Sep. 13, 2010 (Monday)
Chapter 1: Regular Languages
7
Regular Expressions
In the last class, we showed that the set of languages recognized by DFAs is the same as that recognized by NFAs (i.e. DFAs=NFAs). That is, if a language is recognized by an NFA, it
Sep. 10, 2010 (Friday)
Chapter 1: Regular Languages
6.4
Equivalence between NFA and DFA
Since a DFA is a special type of NFA, it seems that NFAs are more powerful than DFAs. But surprisingly, they have the same power in terms of the class of languages rec
Sep. 8, 2010 (Wednesday)
Chapter 1: Regular Languages
5
Minimum State Finite Automata
Theorem: For a regular language, there exists a unique (up to isomorphism) minimum state nite automaton recognizing it. Denition: A language is a regular language, if th
Sep. 3, 2010 (Friday)
Chapter 1: Regular Languages
Example 3 Design a nite automaton M 3 which recognizes the following language L3 = cfw_ x over cfw_0,1 | x does not end with 01, and contains substring 10 Solution One for Example 3 step 1: We remember th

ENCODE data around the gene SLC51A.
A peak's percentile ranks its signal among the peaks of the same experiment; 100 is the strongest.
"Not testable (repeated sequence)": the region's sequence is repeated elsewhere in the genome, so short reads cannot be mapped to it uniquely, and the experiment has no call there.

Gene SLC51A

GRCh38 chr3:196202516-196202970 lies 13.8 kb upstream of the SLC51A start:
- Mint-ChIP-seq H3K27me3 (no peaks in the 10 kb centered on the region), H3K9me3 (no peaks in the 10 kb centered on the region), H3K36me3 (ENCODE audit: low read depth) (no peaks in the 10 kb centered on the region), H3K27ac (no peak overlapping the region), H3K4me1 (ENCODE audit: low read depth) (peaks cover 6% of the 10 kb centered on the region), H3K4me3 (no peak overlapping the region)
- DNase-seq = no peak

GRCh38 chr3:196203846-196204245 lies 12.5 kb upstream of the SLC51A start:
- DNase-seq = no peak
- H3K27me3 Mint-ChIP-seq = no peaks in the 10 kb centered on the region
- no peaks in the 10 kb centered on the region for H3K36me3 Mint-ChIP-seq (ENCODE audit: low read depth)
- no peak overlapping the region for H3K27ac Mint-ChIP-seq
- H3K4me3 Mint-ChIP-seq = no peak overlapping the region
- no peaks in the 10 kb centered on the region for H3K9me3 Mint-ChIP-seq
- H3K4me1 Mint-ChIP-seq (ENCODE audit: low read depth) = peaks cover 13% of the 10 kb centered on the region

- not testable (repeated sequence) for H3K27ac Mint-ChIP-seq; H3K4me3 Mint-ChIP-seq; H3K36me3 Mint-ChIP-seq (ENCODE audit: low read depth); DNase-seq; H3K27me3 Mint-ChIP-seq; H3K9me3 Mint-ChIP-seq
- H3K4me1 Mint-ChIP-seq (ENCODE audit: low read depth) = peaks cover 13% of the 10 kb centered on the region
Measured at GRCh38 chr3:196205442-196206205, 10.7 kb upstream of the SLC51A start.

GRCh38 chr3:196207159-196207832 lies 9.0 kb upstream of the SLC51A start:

Sep. 1, 2010 (Wednesday)
Chapter 1: Regular Languages
4
Design of Finite Automata
Three steps to design a nite automaton M to recognize a language L. step 1: determine the information to remember about the part of an input string which M has already read.
Sep. 15, 2010 (Wednesday)
Chapter 1: Regular Languages
7.5
Equivalent Regular Expressions
For any nite automaton, there is an equivalent regular expression describing the same language. We prove it by nding an equivalent regular expression for a nite auto
Sep. 17, 2010 (Friday)
Chapter 1: Regular Languages
7.6
Equivalent nite automaton M
For any regular expression R, there is an equivalent nite automaton M recognizing language L(R). We prove it by constructing an equivalent nite automaton for each of the s
Pumping Lemma
CSCE 428/828 Automata, Computation, and Formal Languages
Chapter 1: Regular Languages 8. Pumping Lemma
September 20, 2010
Review: A language is regular, if there is a DFA recognizing it, or an NFA recognizing it, or a RE describing it. The p